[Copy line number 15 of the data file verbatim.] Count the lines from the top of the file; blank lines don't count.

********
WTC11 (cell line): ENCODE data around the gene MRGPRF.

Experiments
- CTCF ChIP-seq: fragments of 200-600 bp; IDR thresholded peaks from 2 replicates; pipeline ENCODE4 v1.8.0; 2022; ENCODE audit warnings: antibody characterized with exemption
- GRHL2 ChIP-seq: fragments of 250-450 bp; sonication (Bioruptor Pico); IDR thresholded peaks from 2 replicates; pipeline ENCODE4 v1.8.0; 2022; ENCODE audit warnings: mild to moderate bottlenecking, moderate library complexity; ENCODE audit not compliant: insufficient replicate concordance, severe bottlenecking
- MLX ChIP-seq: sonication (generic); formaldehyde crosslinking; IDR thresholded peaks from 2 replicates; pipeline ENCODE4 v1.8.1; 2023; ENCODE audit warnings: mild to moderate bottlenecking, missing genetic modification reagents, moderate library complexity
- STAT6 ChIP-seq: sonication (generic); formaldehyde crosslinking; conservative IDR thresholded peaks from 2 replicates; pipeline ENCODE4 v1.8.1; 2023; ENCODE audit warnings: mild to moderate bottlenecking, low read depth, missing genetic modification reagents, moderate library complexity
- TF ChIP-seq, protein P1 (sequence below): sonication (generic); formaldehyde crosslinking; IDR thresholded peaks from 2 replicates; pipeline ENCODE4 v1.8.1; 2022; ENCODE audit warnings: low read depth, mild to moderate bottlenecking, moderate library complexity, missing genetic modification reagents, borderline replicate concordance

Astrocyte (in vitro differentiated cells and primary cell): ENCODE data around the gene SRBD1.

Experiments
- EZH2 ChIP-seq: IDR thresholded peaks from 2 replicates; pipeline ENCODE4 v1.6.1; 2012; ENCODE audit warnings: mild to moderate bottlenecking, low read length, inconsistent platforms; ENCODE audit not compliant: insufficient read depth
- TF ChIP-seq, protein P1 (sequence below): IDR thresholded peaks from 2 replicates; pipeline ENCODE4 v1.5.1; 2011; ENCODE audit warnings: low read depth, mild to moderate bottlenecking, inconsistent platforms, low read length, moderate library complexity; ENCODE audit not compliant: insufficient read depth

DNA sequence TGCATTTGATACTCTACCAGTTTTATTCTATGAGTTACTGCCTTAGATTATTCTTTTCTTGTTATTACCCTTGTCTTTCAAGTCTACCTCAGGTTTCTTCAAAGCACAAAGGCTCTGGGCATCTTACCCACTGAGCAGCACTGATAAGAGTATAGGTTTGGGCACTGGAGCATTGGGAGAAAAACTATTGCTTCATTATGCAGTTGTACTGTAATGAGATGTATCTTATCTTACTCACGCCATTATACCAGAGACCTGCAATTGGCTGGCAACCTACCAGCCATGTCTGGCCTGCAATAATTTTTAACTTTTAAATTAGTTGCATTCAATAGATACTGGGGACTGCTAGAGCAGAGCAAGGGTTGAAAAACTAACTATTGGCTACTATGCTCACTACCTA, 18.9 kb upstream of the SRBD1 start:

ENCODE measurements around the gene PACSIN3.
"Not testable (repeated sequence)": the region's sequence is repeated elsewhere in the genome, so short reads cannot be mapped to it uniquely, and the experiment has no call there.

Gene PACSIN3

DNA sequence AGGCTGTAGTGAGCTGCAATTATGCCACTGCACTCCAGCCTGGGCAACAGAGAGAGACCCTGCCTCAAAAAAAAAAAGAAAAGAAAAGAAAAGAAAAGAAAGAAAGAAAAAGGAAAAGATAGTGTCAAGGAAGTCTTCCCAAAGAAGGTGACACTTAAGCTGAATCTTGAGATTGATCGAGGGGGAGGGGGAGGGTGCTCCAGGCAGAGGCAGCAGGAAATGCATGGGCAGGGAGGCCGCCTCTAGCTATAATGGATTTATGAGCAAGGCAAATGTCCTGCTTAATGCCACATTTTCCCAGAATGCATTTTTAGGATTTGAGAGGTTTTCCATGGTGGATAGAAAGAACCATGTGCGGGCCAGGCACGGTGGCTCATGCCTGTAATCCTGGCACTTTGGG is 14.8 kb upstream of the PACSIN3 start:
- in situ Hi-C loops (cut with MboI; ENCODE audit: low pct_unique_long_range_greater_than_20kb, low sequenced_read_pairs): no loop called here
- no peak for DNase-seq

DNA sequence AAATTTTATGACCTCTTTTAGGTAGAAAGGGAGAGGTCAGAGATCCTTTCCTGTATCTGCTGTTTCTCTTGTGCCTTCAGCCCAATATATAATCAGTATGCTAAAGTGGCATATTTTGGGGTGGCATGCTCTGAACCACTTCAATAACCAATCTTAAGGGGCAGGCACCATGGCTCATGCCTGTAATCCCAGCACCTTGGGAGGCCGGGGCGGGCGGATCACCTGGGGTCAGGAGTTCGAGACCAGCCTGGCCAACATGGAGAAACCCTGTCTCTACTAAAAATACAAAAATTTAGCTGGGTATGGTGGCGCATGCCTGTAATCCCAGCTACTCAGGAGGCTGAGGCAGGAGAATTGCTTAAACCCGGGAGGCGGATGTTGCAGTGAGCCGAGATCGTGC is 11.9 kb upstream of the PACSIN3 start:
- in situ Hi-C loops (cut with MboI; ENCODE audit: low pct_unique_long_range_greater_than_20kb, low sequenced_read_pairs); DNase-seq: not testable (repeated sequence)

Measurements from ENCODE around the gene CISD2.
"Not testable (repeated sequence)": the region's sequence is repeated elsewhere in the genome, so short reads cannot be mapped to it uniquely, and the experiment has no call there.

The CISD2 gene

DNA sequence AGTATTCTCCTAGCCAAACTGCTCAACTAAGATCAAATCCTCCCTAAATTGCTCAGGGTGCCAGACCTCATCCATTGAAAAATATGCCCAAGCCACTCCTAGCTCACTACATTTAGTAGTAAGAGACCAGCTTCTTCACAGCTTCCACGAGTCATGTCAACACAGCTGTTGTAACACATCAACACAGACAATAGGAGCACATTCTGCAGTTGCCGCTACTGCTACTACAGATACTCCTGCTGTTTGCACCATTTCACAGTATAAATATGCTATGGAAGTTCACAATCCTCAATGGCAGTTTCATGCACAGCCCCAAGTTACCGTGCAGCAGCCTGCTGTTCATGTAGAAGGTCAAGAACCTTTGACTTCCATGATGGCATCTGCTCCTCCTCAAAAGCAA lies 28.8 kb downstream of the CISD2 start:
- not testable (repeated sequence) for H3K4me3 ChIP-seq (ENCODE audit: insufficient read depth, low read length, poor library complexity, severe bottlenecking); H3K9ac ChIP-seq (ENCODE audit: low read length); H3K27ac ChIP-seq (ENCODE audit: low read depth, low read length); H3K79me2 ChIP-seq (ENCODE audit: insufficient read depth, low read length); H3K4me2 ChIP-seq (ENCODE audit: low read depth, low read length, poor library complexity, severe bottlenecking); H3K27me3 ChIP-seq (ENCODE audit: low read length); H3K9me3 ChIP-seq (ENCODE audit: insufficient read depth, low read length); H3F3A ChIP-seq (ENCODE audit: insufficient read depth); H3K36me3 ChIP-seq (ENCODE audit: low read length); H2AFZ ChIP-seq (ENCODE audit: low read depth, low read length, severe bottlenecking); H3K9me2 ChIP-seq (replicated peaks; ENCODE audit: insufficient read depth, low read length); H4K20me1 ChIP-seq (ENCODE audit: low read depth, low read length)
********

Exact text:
Gene PACSIN3